I still have my Mac Portable - it still works and was in daily use
until only a few years ago.
The Mac Portable was supplied in a large, black, padded "suitcase"
for lugging it around. The original Portable with the non-backlit
display used static RAM. This rendered memory upgrades extortionately
expensive. The later backlit models used pseudo static RAM, as did
the early PowerBook series machines. The use of static / pseudo static
RAM meant that the computer could be put into a "sleep"
mode with all applications running. Waking it from sleep took only
a fraction of a second.
Also, RAM could be set aside as a "RAM Disk" that could
even be booted from, thus greatly extending battery life. The RAM
disk would appear on the desktop as a floppy disk with an icon of
a "chip" in it. Battery life for the original Portable was
around 6-12 hours. In the later backlit models, this was reduced to
3-6 hours due to the display backlight and the cheaper pseudo-static
The later PowerBook 100 computer was basically a Mac
Portable in notebook format, assembled (I think) by Sony.
From memory, the Portable continued the tradition of earlier Macs
in having the signatures of the design team moulded in to the plastic
inside the case.
There were some strange quirks to the SCSI port on the Mac Portable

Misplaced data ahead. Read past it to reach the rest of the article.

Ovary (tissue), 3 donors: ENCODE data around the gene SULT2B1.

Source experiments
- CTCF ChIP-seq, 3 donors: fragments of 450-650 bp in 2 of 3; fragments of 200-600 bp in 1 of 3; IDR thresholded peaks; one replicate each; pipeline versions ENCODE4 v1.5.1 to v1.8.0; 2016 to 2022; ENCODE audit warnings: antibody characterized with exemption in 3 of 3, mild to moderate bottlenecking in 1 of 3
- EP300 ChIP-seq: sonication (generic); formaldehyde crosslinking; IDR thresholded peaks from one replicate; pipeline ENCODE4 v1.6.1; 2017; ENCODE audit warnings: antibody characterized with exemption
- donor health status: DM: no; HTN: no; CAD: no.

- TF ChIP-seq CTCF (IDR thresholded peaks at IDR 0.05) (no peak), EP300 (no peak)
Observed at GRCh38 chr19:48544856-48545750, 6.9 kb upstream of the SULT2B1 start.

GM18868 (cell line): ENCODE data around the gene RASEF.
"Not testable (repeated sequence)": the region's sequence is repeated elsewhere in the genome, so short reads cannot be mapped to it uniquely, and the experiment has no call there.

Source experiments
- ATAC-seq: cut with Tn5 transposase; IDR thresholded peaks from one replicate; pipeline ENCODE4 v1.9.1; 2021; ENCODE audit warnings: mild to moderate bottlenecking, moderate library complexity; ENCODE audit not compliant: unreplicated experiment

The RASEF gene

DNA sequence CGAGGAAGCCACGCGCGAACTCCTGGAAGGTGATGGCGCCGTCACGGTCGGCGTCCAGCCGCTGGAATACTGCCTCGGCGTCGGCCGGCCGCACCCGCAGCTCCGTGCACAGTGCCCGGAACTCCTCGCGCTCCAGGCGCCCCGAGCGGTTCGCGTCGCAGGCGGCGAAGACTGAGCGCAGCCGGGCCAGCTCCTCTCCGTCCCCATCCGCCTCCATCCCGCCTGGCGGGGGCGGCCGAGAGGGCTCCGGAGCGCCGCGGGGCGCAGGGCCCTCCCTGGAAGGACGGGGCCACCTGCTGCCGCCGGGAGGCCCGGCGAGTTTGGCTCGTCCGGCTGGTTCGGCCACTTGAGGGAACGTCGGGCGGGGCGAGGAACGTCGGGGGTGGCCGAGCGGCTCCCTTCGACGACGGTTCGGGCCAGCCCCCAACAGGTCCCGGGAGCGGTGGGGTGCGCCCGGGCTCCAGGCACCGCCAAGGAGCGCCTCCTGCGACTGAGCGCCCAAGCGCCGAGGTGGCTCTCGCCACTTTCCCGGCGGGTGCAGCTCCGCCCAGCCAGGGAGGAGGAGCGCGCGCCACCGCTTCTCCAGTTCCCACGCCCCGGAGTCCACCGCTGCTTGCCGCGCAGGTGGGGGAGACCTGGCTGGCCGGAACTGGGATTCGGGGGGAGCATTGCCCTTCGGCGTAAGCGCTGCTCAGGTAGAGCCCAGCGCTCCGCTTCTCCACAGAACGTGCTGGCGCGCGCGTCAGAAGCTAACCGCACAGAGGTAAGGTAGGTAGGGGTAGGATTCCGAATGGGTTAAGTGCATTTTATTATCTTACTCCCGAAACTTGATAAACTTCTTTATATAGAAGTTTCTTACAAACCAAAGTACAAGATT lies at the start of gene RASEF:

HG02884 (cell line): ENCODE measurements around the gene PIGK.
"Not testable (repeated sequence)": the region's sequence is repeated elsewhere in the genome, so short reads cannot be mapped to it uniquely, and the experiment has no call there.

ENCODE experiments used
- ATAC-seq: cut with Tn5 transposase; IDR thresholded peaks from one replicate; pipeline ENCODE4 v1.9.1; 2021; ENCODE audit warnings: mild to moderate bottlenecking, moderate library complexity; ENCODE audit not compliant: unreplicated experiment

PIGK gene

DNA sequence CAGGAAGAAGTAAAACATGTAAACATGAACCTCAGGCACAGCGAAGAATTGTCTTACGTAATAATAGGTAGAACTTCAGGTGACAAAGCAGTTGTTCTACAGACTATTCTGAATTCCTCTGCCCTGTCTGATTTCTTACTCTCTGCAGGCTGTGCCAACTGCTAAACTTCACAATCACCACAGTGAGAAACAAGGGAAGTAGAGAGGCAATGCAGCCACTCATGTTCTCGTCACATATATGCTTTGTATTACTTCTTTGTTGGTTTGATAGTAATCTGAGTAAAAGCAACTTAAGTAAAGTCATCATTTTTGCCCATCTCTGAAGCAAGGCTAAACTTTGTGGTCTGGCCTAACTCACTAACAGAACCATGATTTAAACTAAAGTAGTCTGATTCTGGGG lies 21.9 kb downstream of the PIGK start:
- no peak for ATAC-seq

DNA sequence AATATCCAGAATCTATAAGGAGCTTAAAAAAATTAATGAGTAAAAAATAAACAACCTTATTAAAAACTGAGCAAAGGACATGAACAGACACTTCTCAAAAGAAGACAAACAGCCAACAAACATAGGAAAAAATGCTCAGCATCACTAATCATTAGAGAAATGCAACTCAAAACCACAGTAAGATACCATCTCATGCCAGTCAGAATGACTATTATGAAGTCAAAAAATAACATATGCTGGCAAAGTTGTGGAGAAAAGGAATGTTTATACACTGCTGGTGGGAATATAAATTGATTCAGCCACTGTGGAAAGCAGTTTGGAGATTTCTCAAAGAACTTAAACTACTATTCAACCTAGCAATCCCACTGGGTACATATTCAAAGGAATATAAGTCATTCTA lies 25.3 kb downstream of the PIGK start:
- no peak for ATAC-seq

- it didn't supply "termination power" to the bus, and did
not have proper internal termination. If you wanted to add more than
one external device, two SCSI terminators were required.
The built in trackball and keyboard could have their positions swapped
for the benefit of left handed users. A small 9v battery provided
backup power for times when the main battery was being swapped out
for a spare.
The power adaptor for the Mac Portable was functionally identical
to the power supply for the early PowerBook computers. The computer
relied on the battery being present to supply enough power to start
up the 3.5" 1/3 height hard drive. If the main battery was not
present, or was exhausted, the power adaptor alone could not boot
Apple made a special "low power" version of
the ADB mouse for the Portable. This appeared identical to the normal
ADB mouse, but had a small "low power" icon on the bottom.
In time, the "normal" mouse was dropped from the range and
they all became "low power".
The pictures on your site all show a Mac Portable with
the standard trackball removed and the optional numeric keypad fitted.